As always happens in these cases, as when the introduction of emotional education into those school cycles is discussed in Parliament, there is always a parliamentarian from the League who takes the stand and is indignant: «An at least inappropriate choice on the part of the teacher which certainly upset the very young students», said Elena Meini and Giovanni Galli, regional councilors of the League. And they shouted: «Long live Santa Claus!», specifying: «so much for the professor». Nice message, congratulations. Let’s help the school by continuing to go against the teachers. To whom we entrust our children every day, in the hope that they will make them become better people. But maybe not, I tell myself this every time I read the hashtags of mothers with big bellies on Instagram #don’tgrowtoofast even on their 18th birthday. Maybe we want our children – who have probably been surfing the Internet at home for a couple of years already, or if they don’t do it they are surrounded by people who do it, including parents addicted to the cell phone always in their hand – they remain children until adulthood.

I, who instead belong to the school of “make them independent from the age of three months to change their own diapers”, when the news arrived, I felt a sense of serenity. When I was pregnant with my first daughter, and we were talking about what we will say to her, how we will be as her parents, one of my strong points was Santa Claus. I fooled everyone with the story that I would never tell my children that Santa Claus exists, because I wouldn’t have wanted to deceive them, in fact, and I remembered when at six years old, with an eight-year-old brother in the house, I heard myself say: “Look, it’s mum and dad who buy the presents” and the atrocious scolding that my mother gave him . Boom. Like when you discover how children are made, discovering that Santa Claus is just a legend makes you have two reactions: the first of anger, for not having understood it earlier, the second of relief: of course, that’s how it works! It’s a huge growth step that places you on a different level than adults up to that point.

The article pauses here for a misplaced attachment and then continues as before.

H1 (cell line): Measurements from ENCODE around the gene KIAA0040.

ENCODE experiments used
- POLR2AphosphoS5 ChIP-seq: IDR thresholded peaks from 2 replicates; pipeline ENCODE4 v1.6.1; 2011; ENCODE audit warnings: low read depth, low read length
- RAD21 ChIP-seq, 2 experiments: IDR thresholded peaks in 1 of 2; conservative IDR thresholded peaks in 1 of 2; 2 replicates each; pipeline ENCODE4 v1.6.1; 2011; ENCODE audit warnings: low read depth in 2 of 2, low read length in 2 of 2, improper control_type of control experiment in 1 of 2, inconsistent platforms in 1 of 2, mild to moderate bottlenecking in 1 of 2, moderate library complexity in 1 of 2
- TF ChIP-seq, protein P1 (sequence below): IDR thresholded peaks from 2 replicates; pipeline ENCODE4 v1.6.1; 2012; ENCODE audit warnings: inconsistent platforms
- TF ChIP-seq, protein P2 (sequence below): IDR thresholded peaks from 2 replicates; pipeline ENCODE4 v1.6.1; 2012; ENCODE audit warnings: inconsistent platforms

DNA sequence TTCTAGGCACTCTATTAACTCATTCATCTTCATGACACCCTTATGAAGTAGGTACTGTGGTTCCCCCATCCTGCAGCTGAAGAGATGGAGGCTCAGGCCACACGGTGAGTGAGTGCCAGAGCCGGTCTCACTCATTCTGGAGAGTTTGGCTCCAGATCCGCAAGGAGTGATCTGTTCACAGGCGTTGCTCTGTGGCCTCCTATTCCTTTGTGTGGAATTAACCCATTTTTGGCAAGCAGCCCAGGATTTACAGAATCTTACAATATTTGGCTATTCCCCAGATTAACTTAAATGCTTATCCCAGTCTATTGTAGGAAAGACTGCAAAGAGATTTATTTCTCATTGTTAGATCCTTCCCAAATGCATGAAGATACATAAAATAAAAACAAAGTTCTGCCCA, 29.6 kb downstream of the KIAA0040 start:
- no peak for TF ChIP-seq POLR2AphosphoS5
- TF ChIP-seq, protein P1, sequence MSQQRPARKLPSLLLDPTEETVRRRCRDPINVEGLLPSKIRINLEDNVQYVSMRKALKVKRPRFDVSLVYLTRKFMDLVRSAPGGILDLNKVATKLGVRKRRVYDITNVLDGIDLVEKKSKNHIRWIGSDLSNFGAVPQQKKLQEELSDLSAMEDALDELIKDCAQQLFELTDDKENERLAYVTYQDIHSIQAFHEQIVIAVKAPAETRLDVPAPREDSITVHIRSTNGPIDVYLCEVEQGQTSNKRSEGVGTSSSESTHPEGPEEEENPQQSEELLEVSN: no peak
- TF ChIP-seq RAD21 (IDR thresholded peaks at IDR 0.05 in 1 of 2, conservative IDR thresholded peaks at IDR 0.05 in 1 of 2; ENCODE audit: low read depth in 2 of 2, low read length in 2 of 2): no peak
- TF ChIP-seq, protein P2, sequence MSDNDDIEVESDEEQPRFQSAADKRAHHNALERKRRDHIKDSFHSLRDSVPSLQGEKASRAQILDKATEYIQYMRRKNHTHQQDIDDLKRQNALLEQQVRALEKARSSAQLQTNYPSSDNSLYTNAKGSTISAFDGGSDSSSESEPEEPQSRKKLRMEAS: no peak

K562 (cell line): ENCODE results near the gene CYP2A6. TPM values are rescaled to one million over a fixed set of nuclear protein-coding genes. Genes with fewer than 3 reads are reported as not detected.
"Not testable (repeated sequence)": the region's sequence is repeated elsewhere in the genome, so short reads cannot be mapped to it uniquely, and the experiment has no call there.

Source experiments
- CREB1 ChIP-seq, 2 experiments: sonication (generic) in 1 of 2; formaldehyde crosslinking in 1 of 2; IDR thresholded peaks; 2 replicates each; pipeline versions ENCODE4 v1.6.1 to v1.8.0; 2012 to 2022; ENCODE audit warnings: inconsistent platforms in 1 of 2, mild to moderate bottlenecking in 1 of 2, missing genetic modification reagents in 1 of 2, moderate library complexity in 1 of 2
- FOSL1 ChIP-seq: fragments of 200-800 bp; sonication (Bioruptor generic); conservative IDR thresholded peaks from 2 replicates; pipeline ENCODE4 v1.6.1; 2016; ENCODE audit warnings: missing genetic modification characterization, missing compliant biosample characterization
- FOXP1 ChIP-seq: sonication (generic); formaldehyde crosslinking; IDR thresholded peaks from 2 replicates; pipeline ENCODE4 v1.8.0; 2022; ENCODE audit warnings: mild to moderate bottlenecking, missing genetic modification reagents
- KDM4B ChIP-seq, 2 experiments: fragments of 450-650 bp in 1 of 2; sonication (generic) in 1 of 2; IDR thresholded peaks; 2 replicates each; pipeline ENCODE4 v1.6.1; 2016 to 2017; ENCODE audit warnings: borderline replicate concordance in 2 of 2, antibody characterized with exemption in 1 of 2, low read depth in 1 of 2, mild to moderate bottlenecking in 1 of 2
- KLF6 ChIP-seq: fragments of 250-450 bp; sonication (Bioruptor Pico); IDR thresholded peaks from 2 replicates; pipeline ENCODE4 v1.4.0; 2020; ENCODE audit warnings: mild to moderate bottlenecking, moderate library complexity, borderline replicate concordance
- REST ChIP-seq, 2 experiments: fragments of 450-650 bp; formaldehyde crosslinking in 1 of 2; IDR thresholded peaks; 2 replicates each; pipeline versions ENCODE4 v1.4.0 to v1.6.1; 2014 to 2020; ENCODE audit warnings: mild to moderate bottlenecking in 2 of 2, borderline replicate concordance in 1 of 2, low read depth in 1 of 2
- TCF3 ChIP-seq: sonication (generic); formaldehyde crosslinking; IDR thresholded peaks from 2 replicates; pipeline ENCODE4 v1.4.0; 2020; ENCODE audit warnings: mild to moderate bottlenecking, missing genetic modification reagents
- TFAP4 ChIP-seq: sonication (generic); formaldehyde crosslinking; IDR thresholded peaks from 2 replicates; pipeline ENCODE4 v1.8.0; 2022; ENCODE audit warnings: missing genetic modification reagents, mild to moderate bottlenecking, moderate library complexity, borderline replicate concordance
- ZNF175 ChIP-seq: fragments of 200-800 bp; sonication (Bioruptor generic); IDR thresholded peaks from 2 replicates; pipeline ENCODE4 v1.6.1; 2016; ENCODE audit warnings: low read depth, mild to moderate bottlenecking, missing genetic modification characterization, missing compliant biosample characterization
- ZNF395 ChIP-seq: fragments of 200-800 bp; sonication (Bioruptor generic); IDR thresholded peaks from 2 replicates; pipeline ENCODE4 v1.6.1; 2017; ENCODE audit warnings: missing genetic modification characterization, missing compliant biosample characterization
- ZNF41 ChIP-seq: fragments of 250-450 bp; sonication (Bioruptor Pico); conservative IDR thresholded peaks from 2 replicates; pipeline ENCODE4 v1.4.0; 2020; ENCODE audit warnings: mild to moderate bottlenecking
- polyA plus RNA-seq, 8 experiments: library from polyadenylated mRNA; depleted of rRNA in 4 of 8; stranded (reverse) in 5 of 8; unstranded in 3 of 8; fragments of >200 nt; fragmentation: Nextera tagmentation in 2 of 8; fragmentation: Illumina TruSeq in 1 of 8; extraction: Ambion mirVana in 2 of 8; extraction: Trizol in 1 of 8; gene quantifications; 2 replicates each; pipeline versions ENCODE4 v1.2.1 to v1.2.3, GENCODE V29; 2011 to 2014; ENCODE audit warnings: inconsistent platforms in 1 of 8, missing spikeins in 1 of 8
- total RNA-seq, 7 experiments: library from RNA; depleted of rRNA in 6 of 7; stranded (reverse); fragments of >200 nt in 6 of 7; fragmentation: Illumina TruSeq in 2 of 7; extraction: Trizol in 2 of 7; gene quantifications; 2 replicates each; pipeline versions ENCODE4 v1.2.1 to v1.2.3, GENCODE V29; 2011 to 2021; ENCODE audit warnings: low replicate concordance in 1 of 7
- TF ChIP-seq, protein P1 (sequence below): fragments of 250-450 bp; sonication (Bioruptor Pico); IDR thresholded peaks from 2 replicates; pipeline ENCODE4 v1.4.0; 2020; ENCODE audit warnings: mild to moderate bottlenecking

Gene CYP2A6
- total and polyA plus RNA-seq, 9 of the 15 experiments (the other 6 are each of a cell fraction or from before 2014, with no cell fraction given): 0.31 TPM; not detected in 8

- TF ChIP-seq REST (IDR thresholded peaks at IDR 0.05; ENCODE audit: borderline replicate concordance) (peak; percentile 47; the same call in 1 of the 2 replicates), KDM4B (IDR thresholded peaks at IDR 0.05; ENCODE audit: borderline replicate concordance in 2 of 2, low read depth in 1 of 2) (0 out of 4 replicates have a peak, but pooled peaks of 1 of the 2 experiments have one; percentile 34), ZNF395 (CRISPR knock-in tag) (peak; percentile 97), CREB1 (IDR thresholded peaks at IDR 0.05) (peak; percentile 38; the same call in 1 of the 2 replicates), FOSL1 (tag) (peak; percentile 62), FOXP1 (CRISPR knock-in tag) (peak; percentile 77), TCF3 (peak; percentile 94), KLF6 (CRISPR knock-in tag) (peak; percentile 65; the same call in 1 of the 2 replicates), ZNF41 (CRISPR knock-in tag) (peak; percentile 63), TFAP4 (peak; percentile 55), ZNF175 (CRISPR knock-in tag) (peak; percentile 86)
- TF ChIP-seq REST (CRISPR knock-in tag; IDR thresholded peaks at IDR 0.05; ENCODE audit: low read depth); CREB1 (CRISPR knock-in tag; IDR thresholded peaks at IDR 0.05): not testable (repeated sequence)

Well, what happened in reality: I became a mother. And so, faced with the beauty of Santa Claus’s tale, I too gave in, but with a plan. What he provided to all of us Robert Zemeckis with Polar Express: Santa Claus is the spirit of Christmas. If you believe in the spirit of Christmas, even magic comes true. That is, I moved the story of the father, with the details of the elves etc., onto a spiritual level, so that I can mention him as the parents’ helper in bringing the gifts: it is a team effort, in short, which celebrates the joy of our family, at the end of the year, a moment when we get together and give thanks for what we have. Not having even a Catholic moment to celebrate, we don’t go to mass, I had more leeway for action, I admit it. The question was asked to me: does Santa Claus exist? And my answer was: it’s like Jesus. You choose to believe it.

But beyond the individual choices of parents who decide or not to “let their children live in a fairy tale”, the history of Coverciano tells us various things: the first, that we parents are not able to manage our children’s emotions. Even in the worst case scenario, i.e. the “trauma” of a ten year old who discovers that Santa Claus is a mythological figure, perhaps we can talk to him about it, right? He is at an age, as we said above, where you can discuss practically anything, let alone if you can’t talk about Christmas. The second: that the solution is always found in looking for a scapegoat, the release, the release of responsibility, a certified e-mail and so on, the teacher must be called back. Third: at Christmas we are all better. Let’s have a laugh every now and then. Think of the lightness of life after the “big revelation”: stop interrupting films in which Santa Claus is questioned, stop leaving windows open at minus twenty degrees to justify Santa’s entry into the house, stop shaking hands with bearded men in the street tipsy people (we understand them) who pass themselves off as Finnish Santa Clauses…

Source: Vanity Fair